for all nN, where { λ n } and { γ n } are two real number sequences in (0,), δ(0, 1 A 2 ) and σ>0 are two constants and { α n } and { β n } are two real number sequences in (0,1).

Theorem 3.2 Suppose Γ and suppose the following conditions hold:

  1. (C1):

    lim n α n =0 and n = 1 α n =;

  2. (C2):

    0< lim inf n β n lim sup n β n <1;

  3. (C3):

    lim inf n λ n >0 and lim n λ n + 1 λ n =1;

  4. (C4):

    lim inf n γ n >0 and lim n γ n + 1 γ n =1;

  5. (C5):

    σρ<γ.

Then the sequence { x n } generated by algorithm (3.1) converges strongly to p= Proj Γ (σf+IB)p, which solves the following VI:

( σ f B ) x , y x 0,yΓ.
(3.2)

Proof First, we know that the solution of (3.2) is unique. We denote the unique solution by p. That is, p= Proj Γ (σf+IB)p. Then we have pFix(T)EP(F) and ApFix(S)EP(G). Set z n = U γ n G A x n , y n = x n +δ A (S U γ n G I)A x n and u n = U λ n F ( x n +δ A (S U γ n G I)A x n ) for all nN. Then u n = U λ n F y n . From Lemma 2.5, we know that U λ n F and U γ n G are firmly nonexpansive. By these facts, we have the following conclusions:

z n Ap= U γ n G A x n A p A x n Ap,
(3.3)
u n p= U λ n F y n p y n p
(3.4)

and

S U γ n G A x n A p 2 U γ n G A x n A p 2 A x n A p 2 U γ n G A x n A x n 2 .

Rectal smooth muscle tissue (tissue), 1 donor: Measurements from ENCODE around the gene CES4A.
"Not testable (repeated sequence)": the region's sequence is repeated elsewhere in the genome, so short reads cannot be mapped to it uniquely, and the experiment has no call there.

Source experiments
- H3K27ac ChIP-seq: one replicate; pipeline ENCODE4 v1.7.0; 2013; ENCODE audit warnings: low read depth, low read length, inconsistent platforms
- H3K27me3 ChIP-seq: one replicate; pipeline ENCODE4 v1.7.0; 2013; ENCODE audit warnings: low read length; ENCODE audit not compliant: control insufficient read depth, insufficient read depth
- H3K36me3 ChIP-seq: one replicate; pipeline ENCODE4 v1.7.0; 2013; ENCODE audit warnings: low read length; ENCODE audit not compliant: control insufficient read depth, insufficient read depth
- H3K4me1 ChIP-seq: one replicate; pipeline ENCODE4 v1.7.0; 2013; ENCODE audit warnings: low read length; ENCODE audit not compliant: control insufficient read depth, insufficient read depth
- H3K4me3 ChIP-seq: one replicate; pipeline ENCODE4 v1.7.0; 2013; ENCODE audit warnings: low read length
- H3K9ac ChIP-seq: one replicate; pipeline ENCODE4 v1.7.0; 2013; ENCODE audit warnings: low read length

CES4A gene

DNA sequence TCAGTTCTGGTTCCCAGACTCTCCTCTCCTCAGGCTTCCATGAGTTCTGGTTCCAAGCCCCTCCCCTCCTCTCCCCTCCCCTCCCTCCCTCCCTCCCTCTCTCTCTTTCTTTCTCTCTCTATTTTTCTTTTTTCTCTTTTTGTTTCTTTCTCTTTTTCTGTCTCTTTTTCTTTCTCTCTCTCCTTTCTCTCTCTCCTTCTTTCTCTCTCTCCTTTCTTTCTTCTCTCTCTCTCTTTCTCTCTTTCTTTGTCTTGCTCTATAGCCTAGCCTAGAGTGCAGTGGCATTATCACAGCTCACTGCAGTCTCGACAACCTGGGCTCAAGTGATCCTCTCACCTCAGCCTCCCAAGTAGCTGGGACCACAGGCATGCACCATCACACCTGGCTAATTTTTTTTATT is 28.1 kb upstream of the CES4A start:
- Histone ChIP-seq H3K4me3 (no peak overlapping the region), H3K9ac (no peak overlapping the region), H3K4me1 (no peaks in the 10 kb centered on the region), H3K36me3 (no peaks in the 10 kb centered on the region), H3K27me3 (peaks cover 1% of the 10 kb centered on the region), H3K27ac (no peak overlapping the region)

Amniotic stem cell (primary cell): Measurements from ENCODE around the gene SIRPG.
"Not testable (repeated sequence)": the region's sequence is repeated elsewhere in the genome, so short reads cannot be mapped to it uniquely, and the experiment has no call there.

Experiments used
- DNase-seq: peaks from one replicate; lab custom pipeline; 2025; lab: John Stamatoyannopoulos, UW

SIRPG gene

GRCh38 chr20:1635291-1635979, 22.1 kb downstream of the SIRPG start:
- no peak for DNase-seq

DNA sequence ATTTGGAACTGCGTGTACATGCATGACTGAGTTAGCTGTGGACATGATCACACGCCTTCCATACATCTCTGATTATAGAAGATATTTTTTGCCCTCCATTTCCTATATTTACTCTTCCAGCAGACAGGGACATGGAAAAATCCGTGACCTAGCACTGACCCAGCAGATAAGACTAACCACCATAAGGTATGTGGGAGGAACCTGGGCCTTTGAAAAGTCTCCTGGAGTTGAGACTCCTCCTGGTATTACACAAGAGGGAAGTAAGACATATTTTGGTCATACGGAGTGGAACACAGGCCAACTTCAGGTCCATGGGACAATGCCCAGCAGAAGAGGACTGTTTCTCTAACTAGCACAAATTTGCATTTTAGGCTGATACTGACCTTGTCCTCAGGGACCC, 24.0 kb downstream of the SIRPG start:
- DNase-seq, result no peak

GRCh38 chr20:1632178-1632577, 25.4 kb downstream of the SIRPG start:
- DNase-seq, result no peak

(3.5)

Applying Lemma 2.6, we deduce

u n + 1 u n = U λ n + 1 F y n + 1 U λ n F y n y n + 1 y n + | λ n + 1 λ n λ n + 1 | u n + 1 y n + 1
(3.6)

and

z n + 1 z n = U γ n + 1 G A x n + 1 U γ n G A x n A x n + 1 A x n + | γ n + 1 γ n γ n + 1 | z n + 1 A x n .
(3.7)

From (3.1), we have

x n + 1 p = α n ( σ f ( x n ) B p ) + β n ( x n p ) + ( ( 1 β n ) I α n B ) ( T u n p ) α n σ f ( x n ) f ( p ) + α n σ f ( p ) B p + β n x n p + ( 1 β n α n γ ) u n p .
(3.8)

Using (2.3), we get

y n p 2 = x n p + δ A ( S z n A x n ) 2 = x n p 2 + δ 2 A ( S z n A x n ) 2 + 2 δ x n p , A ( S z n A x n ) .
(3.9)

Since A is a linear operator with its adjoint A , we have

x n p , A ( S z n A x n ) = A ( x n p ) , S z n A x n = A x n A p + S z n A x n ( S z n A x n ) , S z n A x n = S z n A p , S z n A x n z n A x n 2 .
(3.10)

Again from (2.3), we obtain

S z n Ap,S z n A x n = 1 2 ( S z n A p 2 + S z n A x n 2 A x n A p 2 ) .
(3.11)

From (3.5), (3.10), and (3.11), we have